What to Expect During the Mediation Process of a Divorce
What is Mediation?
Mediation is an alternative dispute resolution method where a neutral third party, also known as a mediator, helps the disagreeing parties find a mutual resolution to their conflict. Mediation is a popular method for resolving family law disputes in Texas. Unlike other forms of alternative dispute resolution, a court can refer a family to mediation. A dispute may also be referred to mediation based on a written agreement of both parties. The parties can participate in mediation before or after a lawsuit has been filed in a court of law.
Mediator vs. Attorney
The mediation process can be characterized as assisted negotiations. Since the parties communicate through the mediator, the communication is filtered in the interest of achieving harmony. The role of the mediator in mediation is to help the parties find a solution to the dispute. Unlike court procedures, the parties in mediation have the responsibility to work together to find a resolution. The role of the attorney is advising their client and reviewing proposed agreements, as opposed to arguing their client’s case to a judge or jury.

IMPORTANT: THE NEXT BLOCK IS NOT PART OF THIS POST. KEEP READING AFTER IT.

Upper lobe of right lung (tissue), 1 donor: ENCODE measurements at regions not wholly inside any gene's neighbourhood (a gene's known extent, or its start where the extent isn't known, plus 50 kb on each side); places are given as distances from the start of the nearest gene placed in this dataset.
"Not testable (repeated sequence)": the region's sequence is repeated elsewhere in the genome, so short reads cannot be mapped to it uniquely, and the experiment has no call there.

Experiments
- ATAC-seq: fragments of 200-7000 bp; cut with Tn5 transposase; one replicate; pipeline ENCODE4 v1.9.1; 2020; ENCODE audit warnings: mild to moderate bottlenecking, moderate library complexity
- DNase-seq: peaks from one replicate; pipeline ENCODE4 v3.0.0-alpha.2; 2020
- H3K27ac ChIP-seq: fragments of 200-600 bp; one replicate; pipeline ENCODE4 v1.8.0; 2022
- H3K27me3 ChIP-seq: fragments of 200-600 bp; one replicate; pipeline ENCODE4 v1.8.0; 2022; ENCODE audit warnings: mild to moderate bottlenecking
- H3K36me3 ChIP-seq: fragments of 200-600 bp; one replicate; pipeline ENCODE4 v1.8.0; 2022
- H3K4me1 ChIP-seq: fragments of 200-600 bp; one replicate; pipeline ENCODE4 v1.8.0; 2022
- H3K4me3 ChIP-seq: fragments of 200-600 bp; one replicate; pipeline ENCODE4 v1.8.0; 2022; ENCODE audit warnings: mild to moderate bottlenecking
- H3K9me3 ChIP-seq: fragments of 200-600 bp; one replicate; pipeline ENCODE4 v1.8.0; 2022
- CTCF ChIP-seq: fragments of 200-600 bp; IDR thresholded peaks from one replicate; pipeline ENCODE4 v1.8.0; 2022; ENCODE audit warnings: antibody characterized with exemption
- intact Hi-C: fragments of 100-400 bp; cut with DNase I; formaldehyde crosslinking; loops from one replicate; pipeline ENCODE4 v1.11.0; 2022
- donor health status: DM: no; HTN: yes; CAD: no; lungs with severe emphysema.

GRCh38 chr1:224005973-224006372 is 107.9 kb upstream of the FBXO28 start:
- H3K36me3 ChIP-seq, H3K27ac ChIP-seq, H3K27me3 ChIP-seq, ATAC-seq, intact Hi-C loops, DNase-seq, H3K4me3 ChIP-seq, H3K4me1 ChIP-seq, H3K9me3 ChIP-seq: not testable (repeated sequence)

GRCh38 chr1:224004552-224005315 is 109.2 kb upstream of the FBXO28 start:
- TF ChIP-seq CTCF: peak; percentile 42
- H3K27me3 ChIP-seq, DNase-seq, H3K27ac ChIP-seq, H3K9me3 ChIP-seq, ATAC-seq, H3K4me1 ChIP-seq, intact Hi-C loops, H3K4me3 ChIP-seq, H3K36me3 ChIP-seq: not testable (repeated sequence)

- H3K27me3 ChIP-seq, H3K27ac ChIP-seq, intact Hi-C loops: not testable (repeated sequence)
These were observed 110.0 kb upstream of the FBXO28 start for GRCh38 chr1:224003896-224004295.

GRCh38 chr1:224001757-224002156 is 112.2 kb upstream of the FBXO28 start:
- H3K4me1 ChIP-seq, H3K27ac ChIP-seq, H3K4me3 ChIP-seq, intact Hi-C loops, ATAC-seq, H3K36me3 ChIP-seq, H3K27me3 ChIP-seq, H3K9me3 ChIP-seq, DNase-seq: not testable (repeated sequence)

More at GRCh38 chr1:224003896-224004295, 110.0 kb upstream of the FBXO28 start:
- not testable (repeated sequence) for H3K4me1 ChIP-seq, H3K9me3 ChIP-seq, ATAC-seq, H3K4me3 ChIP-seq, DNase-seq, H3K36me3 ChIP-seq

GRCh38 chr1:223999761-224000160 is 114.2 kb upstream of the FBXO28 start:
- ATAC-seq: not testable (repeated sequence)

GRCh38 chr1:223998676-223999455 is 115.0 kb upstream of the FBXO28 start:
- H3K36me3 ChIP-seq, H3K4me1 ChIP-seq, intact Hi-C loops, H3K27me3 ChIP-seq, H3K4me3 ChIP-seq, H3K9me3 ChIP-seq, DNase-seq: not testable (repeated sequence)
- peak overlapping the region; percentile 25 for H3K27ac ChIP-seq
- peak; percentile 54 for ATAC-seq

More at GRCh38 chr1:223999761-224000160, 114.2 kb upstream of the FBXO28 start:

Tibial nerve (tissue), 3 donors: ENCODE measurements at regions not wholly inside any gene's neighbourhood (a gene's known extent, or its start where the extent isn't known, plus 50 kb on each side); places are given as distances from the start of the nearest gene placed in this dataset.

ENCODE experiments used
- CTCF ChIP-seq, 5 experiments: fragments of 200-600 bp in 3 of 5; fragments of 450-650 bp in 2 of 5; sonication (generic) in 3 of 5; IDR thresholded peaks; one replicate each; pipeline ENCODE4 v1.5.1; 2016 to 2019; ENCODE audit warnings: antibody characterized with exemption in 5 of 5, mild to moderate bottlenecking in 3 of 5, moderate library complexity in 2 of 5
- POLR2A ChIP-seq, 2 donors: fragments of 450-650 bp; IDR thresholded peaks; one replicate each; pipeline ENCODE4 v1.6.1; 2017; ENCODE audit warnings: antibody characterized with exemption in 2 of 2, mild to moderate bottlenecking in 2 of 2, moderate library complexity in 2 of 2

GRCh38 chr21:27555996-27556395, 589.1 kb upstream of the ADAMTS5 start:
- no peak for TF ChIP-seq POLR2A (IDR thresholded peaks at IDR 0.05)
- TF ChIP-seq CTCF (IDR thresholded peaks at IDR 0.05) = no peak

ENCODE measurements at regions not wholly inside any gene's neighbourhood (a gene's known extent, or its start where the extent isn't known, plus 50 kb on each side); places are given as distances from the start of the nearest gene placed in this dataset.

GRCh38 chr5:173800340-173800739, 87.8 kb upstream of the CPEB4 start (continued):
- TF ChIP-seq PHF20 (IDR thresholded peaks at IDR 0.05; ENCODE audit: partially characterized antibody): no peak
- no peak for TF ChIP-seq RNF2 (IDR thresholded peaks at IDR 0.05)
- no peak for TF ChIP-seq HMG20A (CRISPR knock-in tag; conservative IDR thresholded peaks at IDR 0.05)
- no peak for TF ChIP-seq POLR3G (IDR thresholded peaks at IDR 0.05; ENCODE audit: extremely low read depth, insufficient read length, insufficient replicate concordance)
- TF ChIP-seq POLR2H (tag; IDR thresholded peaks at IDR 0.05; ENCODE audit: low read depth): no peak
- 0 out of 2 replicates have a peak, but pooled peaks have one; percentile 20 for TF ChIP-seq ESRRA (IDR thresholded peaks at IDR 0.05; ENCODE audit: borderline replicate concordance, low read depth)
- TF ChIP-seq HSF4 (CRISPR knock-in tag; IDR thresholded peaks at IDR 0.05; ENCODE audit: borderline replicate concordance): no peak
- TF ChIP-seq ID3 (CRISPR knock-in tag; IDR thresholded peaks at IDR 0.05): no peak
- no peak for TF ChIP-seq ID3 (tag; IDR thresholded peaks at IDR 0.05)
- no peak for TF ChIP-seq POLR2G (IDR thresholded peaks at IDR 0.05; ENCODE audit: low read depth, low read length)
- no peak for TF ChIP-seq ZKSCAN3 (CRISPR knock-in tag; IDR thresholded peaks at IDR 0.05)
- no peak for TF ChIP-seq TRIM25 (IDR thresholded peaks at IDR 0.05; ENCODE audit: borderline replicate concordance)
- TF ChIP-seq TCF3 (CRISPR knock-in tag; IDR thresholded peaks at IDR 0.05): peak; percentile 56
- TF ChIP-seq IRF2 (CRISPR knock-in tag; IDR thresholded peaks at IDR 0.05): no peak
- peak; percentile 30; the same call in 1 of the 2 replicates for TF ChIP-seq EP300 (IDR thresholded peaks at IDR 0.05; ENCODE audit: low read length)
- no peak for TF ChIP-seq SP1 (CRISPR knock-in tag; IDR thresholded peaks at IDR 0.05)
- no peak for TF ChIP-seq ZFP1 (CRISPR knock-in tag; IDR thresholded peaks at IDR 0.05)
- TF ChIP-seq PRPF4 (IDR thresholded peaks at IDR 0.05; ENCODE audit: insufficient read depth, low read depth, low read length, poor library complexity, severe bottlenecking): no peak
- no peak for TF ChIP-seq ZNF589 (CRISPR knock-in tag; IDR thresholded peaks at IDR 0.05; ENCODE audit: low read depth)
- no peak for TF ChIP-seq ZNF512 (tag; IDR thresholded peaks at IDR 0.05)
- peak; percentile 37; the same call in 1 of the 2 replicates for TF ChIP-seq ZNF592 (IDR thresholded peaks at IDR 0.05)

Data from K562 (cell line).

The mediator does not have the ability to force the parties to make an agreement. Participating in a mediation does not mean the parties are bound. If the parties reach an agreement, however, they can enter into a Mediated Settlement Agreement that is binding. The Mediated Settlement Agreement can then be submitted to the court to dispose of a pending lawsuit on the matter.
In most cases, the cost of mediation is less than other forms of alternative dispute resolution or litigating issues in court. Often mediation is also the most time efficient method, as many parties can address and resolve their conflicts in one day of mediation.
If you are interested in learning more about mediation and whether it is a good option for your family law needs, please call us at 210-368-9708 to schedule a consultation or visit our website at tessmerlawfirm.com.